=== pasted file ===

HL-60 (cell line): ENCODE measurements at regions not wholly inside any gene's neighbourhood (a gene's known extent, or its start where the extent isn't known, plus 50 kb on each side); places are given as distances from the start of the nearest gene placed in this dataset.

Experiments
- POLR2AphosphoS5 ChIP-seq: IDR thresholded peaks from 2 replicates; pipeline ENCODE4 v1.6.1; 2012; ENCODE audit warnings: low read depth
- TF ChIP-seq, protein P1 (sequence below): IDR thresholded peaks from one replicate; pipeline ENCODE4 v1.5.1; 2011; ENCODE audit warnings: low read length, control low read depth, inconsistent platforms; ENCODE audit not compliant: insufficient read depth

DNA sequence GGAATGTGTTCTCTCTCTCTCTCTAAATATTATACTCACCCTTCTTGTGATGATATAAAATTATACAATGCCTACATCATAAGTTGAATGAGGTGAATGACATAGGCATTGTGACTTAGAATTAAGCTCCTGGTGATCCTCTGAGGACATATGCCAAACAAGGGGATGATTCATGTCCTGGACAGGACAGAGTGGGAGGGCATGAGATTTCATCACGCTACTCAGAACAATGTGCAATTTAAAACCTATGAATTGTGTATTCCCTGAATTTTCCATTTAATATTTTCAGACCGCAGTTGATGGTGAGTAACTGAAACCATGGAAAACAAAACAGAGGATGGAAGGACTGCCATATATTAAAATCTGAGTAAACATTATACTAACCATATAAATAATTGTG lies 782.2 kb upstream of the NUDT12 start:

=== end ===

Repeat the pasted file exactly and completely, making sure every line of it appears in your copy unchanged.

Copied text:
HL-60 (cell line): ENCODE measurements at regions not wholly inside any gene's neighbourhood (a gene's known extent, or its start where the extent isn't known, plus 50 kb on each side); places are given as distances from the start of the nearest gene placed in this dataset.

Experiments
- POLR2AphosphoS5 ChIP-seq: IDR thresholded peaks from 2 replicates; pipeline ENCODE4 v1.6.1; 2012; ENCODE audit warnings: low read depth
- TF ChIP-seq, protein P1 (sequence below): IDR thresholded peaks from one replicate; pipeline ENCODE4 v1.5.1; 2011; ENCODE audit warnings: low read length, control low read depth, inconsistent platforms; ENCODE audit not compliant: insufficient read depth

DNA sequence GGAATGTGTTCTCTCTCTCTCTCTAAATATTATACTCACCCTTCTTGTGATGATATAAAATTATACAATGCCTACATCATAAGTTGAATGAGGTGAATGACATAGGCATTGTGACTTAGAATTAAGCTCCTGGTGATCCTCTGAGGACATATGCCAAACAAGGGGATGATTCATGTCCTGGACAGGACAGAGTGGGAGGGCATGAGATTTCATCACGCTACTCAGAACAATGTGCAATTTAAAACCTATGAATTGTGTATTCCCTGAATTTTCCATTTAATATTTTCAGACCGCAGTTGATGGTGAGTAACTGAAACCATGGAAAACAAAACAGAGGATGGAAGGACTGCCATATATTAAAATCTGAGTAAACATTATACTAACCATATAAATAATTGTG lies 782.2 kb upstream of the NUDT12 start: